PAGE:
"It's the database, stupid"

Bob Jacobson from Activist-Tech, Grassroots something, and the WELL passes along this article (IT on the Campaign Trail) from CIO Magazine’s June 1, 2004, edition, calling it “State of the art reporting on the two campaign’s IT efforts.”

The 2004 presidential race may well hinge on which party most effectively exploits data mining tools to get out the vote.

In this year’s presidential election, political operatives are relying more than ever on CRM-type systems to comb voters’ histories and demographic data to find those supporters who will vote for and perhaps contribute to their cause.
To paraphrase James Carville, “It’s the database, stupid.”

Both parties have invested millions in central, state-of-the-art data warehouses, data mining software and Web-based user interfaces, creating arsenals of marketing tools that rival those of large corporations. The Republicans, who started building this capability in the mid-1990s, got a jump on the Democrats, who have raced to catch up since 2000. By their own admission, the Democrats still lack some of the capabilities that the GOP already has in place, including the ability to give every field worker in every state online access to voter information. However, says Laura Quinn, managing partner with QRS Newmedia, who developed the Democratic National Committee’s post-2000 IT strategy, the Democrats couldn’t think of winning without the investments the party has made to date.

The 2004 Race
The key to winning the presidency this year, predicts Moskowitz, will be how effectively the major parties and their candidates conduct niche marketing campaigns. “It’s going to be mobilization of lots of small universes,” she says. “This set of Hispanic voters in New Mexico, and that set of African-American voters in Michigan and nonmarried women in Pennsylvania. That is going to equal mass mobilization.”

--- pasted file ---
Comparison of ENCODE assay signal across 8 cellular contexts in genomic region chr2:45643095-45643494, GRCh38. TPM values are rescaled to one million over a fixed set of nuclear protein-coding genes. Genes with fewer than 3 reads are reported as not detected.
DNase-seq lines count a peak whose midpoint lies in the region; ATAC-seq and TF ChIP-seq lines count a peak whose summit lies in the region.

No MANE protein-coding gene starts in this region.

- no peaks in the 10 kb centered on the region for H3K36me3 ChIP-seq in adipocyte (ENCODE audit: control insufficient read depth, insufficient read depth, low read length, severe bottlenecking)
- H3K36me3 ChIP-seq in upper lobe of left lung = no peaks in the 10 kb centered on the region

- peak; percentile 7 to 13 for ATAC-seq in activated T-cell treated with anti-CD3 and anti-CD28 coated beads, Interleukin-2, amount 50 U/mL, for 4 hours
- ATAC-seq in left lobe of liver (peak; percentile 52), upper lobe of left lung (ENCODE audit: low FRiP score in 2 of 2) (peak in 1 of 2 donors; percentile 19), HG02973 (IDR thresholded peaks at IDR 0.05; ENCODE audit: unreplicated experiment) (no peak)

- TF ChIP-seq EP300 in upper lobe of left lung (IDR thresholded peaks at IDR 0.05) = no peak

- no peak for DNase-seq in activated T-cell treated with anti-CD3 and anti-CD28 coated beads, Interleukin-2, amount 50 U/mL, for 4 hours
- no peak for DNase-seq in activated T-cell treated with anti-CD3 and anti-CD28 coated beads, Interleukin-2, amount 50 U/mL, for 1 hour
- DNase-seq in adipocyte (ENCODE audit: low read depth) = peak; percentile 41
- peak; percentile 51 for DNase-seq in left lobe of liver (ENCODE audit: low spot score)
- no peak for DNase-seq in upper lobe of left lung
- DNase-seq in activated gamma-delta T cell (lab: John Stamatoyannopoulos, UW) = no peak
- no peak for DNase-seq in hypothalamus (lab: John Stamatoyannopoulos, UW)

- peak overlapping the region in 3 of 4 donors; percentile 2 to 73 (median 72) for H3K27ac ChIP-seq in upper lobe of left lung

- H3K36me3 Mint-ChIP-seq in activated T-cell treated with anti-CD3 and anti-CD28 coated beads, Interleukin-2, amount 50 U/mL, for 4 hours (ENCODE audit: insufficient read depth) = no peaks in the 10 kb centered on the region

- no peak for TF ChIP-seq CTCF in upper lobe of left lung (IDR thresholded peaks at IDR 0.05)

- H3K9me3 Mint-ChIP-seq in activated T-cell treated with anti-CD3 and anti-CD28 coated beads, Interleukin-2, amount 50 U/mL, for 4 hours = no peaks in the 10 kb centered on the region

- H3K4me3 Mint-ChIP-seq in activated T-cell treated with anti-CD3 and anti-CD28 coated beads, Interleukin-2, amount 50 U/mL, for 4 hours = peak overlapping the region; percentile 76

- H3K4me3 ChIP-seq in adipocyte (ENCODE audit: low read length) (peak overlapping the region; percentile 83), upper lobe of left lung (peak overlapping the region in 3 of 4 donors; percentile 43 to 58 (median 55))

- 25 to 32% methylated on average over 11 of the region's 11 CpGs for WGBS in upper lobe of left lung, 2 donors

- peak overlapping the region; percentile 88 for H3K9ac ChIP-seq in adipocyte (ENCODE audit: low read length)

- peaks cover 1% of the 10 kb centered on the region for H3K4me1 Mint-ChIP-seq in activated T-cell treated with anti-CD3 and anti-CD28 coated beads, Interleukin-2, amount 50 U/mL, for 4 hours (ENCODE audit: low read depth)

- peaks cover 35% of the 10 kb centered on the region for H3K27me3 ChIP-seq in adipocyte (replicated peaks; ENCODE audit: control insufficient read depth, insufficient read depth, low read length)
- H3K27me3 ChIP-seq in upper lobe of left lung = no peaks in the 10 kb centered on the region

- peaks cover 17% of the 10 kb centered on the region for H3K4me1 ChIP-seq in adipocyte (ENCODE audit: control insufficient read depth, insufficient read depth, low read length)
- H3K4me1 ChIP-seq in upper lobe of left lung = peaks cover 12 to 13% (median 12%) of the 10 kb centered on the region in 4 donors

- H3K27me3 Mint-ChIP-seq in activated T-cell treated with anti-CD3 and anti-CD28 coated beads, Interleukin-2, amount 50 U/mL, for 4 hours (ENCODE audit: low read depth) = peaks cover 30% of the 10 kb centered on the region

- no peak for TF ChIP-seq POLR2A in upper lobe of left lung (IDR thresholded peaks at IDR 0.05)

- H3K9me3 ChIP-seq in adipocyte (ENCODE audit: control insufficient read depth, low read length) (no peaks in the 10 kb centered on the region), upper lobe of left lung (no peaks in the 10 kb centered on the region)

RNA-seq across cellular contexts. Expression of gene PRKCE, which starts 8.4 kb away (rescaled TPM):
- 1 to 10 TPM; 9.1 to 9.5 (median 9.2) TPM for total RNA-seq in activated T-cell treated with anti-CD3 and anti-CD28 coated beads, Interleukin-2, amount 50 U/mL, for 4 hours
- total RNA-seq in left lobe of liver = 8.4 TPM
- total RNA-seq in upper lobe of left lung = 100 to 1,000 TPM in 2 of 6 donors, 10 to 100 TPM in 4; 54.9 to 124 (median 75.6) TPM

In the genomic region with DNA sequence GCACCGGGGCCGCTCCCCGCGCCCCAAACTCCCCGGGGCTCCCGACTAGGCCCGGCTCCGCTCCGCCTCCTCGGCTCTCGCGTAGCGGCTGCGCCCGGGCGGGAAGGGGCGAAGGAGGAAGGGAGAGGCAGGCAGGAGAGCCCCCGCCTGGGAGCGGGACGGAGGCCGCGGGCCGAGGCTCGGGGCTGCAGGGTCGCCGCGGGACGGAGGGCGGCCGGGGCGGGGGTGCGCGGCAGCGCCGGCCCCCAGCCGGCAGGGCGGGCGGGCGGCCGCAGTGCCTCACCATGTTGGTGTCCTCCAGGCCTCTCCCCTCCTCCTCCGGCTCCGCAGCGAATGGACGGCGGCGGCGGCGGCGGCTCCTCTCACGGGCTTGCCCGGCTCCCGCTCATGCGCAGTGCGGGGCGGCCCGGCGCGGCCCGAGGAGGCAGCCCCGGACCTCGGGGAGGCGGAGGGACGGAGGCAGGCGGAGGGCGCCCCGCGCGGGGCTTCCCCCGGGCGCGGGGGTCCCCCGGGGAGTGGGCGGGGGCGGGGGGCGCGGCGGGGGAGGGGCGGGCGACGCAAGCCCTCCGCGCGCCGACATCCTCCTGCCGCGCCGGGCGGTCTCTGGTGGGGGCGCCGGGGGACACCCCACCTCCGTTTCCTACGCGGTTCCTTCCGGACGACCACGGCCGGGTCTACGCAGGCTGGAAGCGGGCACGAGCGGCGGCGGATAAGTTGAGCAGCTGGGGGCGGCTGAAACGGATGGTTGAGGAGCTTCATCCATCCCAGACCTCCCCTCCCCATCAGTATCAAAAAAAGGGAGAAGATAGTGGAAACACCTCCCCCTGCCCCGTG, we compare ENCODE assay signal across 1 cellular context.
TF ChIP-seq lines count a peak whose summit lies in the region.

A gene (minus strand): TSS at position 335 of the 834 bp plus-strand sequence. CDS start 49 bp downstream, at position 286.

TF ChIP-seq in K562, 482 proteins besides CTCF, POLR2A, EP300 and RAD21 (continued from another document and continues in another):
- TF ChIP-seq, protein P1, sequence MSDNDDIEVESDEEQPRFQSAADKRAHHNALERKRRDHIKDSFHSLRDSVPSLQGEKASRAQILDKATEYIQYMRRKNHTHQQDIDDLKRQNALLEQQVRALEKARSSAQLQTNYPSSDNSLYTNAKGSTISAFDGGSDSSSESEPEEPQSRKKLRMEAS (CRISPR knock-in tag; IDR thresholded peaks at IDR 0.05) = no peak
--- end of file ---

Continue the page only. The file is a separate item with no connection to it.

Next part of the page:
The expectation of both parties is that their investment in data at the national level will benefit a whole slate of candidates, not just the presidential contenders. “In developing resources on things like direct voter contact, that helps things across the board for the entire ticket,” says the RNC’s Ellis.
Ellis is deploying wireless capability for field workers this year, so they’ll be able to access the Voter Vault application with a PDA and download a list of voters to contact in their door-knocking campaigns. But he says his major initiative will be to update the millions of records in the database with the latest information about new voter registrations, and changes in address and voting history provided through local election records. Like the Republicans, the Democrats will also keep updating their records so that they have accurate lists in the critical days before the election.

Learn More from CIO’s Research Centers:
Customer Relationship Management | Wireless Communications | Government and IT Policy | Data Warehouse | E-Business | Infrastructure